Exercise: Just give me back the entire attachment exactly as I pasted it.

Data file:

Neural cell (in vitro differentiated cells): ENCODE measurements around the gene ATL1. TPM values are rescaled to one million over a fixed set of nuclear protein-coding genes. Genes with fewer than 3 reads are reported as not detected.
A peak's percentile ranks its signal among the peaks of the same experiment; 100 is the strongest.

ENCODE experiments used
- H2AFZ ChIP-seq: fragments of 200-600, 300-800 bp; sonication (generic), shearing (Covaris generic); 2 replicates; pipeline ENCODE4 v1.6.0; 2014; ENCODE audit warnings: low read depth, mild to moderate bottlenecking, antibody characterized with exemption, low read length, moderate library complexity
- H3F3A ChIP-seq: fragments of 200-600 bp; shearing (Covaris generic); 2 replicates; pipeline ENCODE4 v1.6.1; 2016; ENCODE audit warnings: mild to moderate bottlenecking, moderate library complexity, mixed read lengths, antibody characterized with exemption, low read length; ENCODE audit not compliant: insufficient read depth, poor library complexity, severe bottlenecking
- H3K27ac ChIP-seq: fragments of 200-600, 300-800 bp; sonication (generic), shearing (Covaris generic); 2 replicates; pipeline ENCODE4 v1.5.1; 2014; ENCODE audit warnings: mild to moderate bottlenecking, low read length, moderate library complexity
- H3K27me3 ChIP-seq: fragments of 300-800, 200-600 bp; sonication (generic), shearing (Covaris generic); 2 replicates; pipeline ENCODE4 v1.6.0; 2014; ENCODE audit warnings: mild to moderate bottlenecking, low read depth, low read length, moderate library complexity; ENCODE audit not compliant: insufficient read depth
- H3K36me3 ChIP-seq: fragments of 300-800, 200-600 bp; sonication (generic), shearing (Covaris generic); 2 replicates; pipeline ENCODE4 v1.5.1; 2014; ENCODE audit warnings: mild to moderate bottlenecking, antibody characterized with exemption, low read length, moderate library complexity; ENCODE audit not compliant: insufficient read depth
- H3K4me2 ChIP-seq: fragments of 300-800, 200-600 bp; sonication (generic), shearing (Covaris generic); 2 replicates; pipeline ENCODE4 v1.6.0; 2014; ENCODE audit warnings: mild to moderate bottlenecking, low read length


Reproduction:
Neural cell (in vitro differentiated cells): ENCODE measurements around the gene ATL1. TPM values are rescaled to one million over a fixed set of nuclear protein-coding genes. Genes with fewer than 3 reads are reported as not detected.
A peak's percentile ranks its signal among the peaks of the same experiment; 100 is the strongest.

ENCODE experiments used
- H2AFZ ChIP-seq: fragments of 200-600, 300-800 bp; sonication (generic), shearing (Covaris generic); 2 replicates; pipeline ENCODE4 v1.6.0; 2014; ENCODE audit warnings: low read depth, mild to moderate bottlenecking, antibody characterized with exemption, low read length, moderate library complexity
- H3F3A ChIP-seq: fragments of 200-600 bp; shearing (Covaris generic); 2 replicates; pipeline ENCODE4 v1.6.1; 2016; ENCODE audit warnings: mild to moderate bottlenecking, moderate library complexity, mixed read lengths, antibody characterized with exemption, low read length; ENCODE audit not compliant: insufficient read depth, poor library complexity, severe bottlenecking
- H3K27ac ChIP-seq: fragments of 200-600, 300-800 bp; sonication (generic), shearing (Covaris generic); 2 replicates; pipeline ENCODE4 v1.5.1; 2014; ENCODE audit warnings: mild to moderate bottlenecking, low read length, moderate library complexity
- H3K27me3 ChIP-seq: fragments of 300-800, 200-600 bp; sonication (generic), shearing (Covaris generic); 2 replicates; pipeline ENCODE4 v1.6.0; 2014; ENCODE audit warnings: mild to moderate bottlenecking, low read depth, low read length, moderate library complexity; ENCODE audit not compliant: insufficient read depth
- H3K36me3 ChIP-seq: fragments of 300-800, 200-600 bp; sonication (generic), shearing (Covaris generic); 2 replicates; pipeline ENCODE4 v1.5.1; 2014; ENCODE audit warnings: mild to moderate bottlenecking, antibody characterized with exemption, low read length, moderate library complexity; ENCODE audit not compliant: insufficient read depth
- H3K4me2 ChIP-seq: fragments of 300-800, 200-600 bp; sonication (generic), shearing (Covaris generic); 2 replicates; pipeline ENCODE4 v1.6.0; 2014; ENCODE audit warnings: mild to moderate bottlenecking, low read length